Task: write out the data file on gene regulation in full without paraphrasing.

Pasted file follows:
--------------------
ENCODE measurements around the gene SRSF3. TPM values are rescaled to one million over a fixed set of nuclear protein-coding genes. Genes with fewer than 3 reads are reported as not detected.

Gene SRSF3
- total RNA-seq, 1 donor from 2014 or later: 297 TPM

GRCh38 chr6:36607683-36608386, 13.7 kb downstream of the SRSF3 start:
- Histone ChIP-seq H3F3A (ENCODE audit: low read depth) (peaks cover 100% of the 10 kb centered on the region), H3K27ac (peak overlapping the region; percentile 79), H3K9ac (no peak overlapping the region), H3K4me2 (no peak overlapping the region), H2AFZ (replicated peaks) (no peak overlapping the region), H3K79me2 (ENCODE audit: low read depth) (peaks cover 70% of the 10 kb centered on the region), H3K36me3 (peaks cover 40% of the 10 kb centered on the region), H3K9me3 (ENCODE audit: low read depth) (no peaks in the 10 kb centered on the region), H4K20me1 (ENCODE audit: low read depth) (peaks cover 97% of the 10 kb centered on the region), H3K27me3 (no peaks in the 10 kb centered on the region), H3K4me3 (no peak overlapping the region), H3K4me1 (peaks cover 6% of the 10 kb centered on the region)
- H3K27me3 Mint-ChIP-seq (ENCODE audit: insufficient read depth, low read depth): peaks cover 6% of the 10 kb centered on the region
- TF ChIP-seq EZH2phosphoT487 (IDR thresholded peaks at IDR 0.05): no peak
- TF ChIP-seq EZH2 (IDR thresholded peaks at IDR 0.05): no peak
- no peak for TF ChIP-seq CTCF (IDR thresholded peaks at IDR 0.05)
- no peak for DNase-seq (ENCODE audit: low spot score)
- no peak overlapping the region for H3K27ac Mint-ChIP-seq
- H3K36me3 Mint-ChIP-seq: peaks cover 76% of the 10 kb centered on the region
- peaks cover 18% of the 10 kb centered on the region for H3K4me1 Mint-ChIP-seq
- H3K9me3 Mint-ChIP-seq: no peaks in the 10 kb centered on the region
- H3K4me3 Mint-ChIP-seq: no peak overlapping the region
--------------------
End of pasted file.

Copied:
ENCODE measurements around the gene SRSF3. TPM values are rescaled to one million over a fixed set of nuclear protein-coding genes. Genes with fewer than 3 reads are reported as not detected.

Gene SRSF3
- total RNA-seq, 1 donor from 2014 or later: 297 TPM

GRCh38 chr6:36607683-36608386, 13.7 kb downstream of the SRSF3 start:
- Histone ChIP-seq H3F3A (ENCODE audit: low read depth) (peaks cover 100% of the 10 kb centered on the region), H3K27ac (peak overlapping the region; percentile 79), H3K9ac (no peak overlapping the region), H3K4me2 (no peak overlapping the region), H2AFZ (replicated peaks) (no peak overlapping the region), H3K79me2 (ENCODE audit: low read depth) (peaks cover 70% of the 10 kb centered on the region), H3K36me3 (peaks cover 40% of the 10 kb centered on the region), H3K9me3 (ENCODE audit: low read depth) (no peaks in the 10 kb centered on the region), H4K20me1 (ENCODE audit: low read depth) (peaks cover 97% of the 10 kb centered on the region), H3K27me3 (no peaks in the 10 kb centered on the region), H3K4me3 (no peak overlapping the region), H3K4me1 (peaks cover 6% of the 10 kb centered on the region)
- H3K27me3 Mint-ChIP-seq (ENCODE audit: insufficient read depth, low read depth): peaks cover 6% of the 10 kb centered on the region
- TF ChIP-seq EZH2phosphoT487 (IDR thresholded peaks at IDR 0.05): no peak
- TF ChIP-seq EZH2 (IDR thresholded peaks at IDR 0.05): no peak
- no peak for TF ChIP-seq CTCF (IDR thresholded peaks at IDR 0.05)
- no peak for DNase-seq (ENCODE audit: low spot score)
- no peak overlapping the region for H3K27ac Mint-ChIP-seq
- H3K36me3 Mint-ChIP-seq: peaks cover 76% of the 10 kb centered on the region
- peaks cover 18% of the 10 kb centered on the region for H3K4me1 Mint-ChIP-seq
- H3K9me3 Mint-ChIP-seq: no peaks in the 10 kb centered on the region
- H3K4me3 Mint-ChIP-seq: no peak overlapping the region